The pandemic shut down casinos around the world and I joined the sales team at Neudata – a B2B SaaS startup – where I helped understand the sales playbook for a new product and market. I generated £400,000 in new revenue in my first year, then envisioned and implemented a shift in product offering from pay-per-game to recurring revenue.

It was an extremely exciting time for me. Startup experience is varied. Alongside the more traditional aspects of a sales role, I would help with marketing, account management, operations and even influencing the strategic direction of the business. The sales process included interviews with founders of ambitious tech companies and finding pain points. I found myself constantly inspired by their vision, their passion and their dynamism. It was through these conversations that I found my desire to work in VC.

Surprisingly enough, I have since learned that much of venture capital is sales so my start-up experience was formative both in my hiring and in my day-to-day work. Creating a killer VC elevator pitch is a quick way to build relationships with founders early in the investment process.

I spent some time wondering how I was going to land a job in VC – there are very few roles, especially as an analyst (best advice: Nicole DeTommaso’s Twitter does a great weekly roundup of live VC job postings). I was thrilled to find the Playfair role advertised on Linkedin and lucky enough to make it through the 8-step interview process. Playfair was exactly what I was looking for:

Support founders as soon as possible. Playfair builds on the legacy of Fede, who was a key member of the London angel ecosystem in the early 2010s. Therefore, angel investing is part of our DNA. We are often the first institutional investor in our portfolio. This is special for several reasons:

  • Early investors take on the most risk, but also get the most rewards. They are able to see ideas become reality and help guide start-ups through all the challenges to go from 0 to 1.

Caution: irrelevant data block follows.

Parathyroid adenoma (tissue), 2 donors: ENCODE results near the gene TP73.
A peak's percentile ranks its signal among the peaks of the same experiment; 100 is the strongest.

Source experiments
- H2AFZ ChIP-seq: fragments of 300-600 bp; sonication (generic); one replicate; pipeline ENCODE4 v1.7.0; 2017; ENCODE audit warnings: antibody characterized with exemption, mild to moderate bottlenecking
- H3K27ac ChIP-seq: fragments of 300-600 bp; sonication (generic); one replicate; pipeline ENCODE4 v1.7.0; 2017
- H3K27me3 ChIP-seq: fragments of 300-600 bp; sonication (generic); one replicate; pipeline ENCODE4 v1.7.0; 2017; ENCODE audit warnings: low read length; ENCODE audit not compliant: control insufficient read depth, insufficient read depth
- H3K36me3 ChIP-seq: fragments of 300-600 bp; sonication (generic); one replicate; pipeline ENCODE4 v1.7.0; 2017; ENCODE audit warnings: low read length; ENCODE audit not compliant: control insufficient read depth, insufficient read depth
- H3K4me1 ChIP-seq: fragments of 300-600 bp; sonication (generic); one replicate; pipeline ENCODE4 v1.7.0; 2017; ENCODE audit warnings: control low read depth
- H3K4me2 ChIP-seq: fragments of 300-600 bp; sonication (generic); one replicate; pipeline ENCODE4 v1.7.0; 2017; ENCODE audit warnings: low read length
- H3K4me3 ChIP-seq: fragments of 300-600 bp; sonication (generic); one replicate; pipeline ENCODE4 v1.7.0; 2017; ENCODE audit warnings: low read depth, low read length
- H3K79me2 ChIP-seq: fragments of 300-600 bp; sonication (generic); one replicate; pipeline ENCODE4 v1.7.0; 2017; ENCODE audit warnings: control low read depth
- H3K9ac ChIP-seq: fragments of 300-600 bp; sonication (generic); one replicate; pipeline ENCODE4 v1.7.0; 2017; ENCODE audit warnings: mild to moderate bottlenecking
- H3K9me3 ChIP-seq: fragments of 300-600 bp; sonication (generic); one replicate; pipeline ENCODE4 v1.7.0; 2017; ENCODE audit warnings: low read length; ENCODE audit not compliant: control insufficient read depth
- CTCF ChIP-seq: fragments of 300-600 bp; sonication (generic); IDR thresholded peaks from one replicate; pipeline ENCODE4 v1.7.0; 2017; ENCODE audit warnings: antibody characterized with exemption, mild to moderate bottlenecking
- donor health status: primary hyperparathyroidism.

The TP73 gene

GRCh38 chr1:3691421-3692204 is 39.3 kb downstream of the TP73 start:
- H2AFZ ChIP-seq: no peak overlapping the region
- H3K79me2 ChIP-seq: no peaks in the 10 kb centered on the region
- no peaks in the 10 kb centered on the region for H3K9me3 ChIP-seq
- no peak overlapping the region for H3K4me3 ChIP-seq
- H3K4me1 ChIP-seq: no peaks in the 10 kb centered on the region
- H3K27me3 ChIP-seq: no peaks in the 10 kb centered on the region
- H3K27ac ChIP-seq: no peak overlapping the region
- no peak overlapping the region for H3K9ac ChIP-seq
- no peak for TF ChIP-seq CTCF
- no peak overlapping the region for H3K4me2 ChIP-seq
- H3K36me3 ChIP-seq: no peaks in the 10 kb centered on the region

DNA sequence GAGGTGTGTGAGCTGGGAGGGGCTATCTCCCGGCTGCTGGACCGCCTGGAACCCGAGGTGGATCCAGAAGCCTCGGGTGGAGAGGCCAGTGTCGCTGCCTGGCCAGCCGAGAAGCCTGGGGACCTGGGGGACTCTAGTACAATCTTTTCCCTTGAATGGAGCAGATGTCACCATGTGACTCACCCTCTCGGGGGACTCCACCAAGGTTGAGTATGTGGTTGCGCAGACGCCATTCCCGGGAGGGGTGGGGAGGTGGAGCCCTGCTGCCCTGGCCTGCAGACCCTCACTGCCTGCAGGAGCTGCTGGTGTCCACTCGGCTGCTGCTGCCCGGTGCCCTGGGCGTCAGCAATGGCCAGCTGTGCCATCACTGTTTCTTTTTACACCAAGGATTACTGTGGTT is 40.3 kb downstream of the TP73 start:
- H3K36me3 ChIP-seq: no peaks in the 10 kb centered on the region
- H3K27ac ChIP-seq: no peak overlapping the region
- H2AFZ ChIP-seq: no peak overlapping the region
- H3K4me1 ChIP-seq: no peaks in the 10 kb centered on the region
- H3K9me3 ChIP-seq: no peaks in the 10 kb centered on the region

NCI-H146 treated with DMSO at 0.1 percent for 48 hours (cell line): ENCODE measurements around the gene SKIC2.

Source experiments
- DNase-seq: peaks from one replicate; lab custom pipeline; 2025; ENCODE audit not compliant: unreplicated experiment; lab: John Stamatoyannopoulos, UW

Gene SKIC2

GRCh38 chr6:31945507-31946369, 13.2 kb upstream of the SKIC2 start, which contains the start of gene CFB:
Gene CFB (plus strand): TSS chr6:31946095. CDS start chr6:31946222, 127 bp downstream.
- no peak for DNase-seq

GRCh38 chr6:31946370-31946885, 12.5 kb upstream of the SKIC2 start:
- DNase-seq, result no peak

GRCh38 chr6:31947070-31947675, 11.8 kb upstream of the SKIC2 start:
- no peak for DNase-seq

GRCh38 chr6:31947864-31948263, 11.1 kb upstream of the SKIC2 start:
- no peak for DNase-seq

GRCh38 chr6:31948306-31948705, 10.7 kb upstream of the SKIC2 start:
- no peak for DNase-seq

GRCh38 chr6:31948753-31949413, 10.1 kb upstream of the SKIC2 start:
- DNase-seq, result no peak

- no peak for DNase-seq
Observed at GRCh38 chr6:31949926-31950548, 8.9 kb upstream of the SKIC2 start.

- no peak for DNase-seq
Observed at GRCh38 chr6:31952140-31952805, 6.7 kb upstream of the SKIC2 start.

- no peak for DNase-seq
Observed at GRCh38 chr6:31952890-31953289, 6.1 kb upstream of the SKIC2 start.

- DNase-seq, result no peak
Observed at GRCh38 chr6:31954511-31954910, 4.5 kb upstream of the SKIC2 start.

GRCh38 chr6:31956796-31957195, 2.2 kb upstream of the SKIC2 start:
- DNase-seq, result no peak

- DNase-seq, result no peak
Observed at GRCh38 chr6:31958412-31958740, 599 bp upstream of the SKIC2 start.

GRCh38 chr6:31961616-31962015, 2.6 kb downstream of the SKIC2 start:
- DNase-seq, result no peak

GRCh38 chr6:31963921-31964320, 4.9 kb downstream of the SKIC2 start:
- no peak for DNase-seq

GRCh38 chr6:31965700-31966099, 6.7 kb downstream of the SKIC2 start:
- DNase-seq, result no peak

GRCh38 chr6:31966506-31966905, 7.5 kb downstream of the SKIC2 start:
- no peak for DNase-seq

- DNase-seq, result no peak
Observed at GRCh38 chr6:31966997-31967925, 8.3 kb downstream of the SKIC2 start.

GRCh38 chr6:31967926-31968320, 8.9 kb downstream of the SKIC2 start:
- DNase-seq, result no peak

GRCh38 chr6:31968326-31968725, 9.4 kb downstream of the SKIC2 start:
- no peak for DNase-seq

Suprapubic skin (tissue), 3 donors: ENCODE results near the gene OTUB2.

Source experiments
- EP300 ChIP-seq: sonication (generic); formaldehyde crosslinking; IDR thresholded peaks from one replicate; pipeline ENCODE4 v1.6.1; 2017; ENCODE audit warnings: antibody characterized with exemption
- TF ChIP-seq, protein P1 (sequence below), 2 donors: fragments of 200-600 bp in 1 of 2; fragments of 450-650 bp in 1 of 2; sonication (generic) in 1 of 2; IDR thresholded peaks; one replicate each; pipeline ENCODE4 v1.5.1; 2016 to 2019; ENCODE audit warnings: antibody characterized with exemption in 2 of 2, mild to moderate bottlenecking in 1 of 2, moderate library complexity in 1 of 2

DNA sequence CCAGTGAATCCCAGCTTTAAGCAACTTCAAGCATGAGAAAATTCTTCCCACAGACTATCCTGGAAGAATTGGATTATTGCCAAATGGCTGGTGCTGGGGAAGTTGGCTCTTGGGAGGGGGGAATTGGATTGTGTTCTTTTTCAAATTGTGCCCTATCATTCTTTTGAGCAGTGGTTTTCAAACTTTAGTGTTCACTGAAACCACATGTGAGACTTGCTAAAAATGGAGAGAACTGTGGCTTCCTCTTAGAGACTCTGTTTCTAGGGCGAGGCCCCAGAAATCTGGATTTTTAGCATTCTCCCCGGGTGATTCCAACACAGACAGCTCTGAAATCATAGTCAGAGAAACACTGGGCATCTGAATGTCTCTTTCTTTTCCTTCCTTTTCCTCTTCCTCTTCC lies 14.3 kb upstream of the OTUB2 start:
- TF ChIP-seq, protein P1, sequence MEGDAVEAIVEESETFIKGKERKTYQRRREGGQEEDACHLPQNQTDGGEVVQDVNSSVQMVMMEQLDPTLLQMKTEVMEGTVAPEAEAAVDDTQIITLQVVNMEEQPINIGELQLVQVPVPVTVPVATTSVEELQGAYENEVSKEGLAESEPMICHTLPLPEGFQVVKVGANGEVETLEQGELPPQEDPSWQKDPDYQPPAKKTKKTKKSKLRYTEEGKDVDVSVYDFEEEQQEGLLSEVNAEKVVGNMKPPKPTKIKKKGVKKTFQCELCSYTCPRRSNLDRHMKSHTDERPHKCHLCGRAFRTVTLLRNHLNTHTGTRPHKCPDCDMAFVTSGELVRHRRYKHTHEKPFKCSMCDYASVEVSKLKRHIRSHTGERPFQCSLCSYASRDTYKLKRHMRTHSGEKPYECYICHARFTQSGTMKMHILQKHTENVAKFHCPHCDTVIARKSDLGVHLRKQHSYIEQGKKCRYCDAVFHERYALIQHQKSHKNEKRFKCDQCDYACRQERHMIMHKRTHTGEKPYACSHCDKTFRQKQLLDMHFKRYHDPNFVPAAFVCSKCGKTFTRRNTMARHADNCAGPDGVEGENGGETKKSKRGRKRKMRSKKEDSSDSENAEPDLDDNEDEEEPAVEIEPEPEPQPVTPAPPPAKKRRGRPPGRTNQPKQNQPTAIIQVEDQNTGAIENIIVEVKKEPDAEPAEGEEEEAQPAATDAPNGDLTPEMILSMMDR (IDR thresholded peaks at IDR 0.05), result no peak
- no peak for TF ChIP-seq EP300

• The lack of historical data means we need to reinforce founders’ belief and ability to execute a vision. This is perhaps the most exciting part.

Strong conviction and added value. The venture capital asset class has seen extraordinary returns for investors for many years. As a result, many venture capital funds employ a (very reasonable) strategy of making many bets in certain sectors. They offer capital with a “hands off” approach and rightly expect some of their businesses to become winners.

Playfair does the opposite. We make 6 to 8 investments a year in companies in which the whole team is convinced. We then encourage our founders to leverage the skills of our entire team to increase the odds that they are winners.

Since then, I’ve seen Joe cast perfect candidates in key early roles. Chris has robust sales processes in place that scale with each business. Henrik & Jeevan are reliably ripping and reworking models, or helping to drive the next funding round for our portfolio companies.

Of course, these actions are insignificant compared to the effort of the founders whom we support. However, in an industry where results follow the power law, we hope that even the slightest % improvement in the inputs of our portfolio can lead to outsized returns.

The analyst role at Playfair is divided into three parts:

  1. Outbound supply. That means finding start-ups that might be suitable for Playfair. Building technology tools, attending industry events and growing my network are all goals to ensure we have the widest possible market coverage.
  2. Incoming management. To ensure that all founders are able to introduce us, we have an open introduction form on our website. We typically get 80-100 submissions a week, so I spend a lot of time reviewing these decks and taking arguments where appropriate.

I am always impressed by the number of founders who take risks to create innovative companies. I also learned that, despite all-time highs for venture capital deployment, fundraising is very difficult for most founders.

3. Due diligence. This is when things start to heat up and we do extensive due diligence to create a 30-page investment note to discuss in our investment committee. As a generalist investor, research can range from assessing the concrete industry market one week to making referral calls with radiologists the next week. Everyone is on deck as we try to understand a company and its founder.

One of my new areas of interest is optimizing incentive structures in early sales teams. I will continue to read around this topic (book recommendations welcome) and aim to conduct a study to shed light on these opaque structures.

Most importantly, I will continue to read decks, connect with Founders and other VCs in my quest to find the best companies of the future. If you’re also interested in this, or you’re a founder looking to raise early-stage capital, I’d love to connect.

You can follow the Playfair team on LinkedIn, TwitterForbes and here on Medium.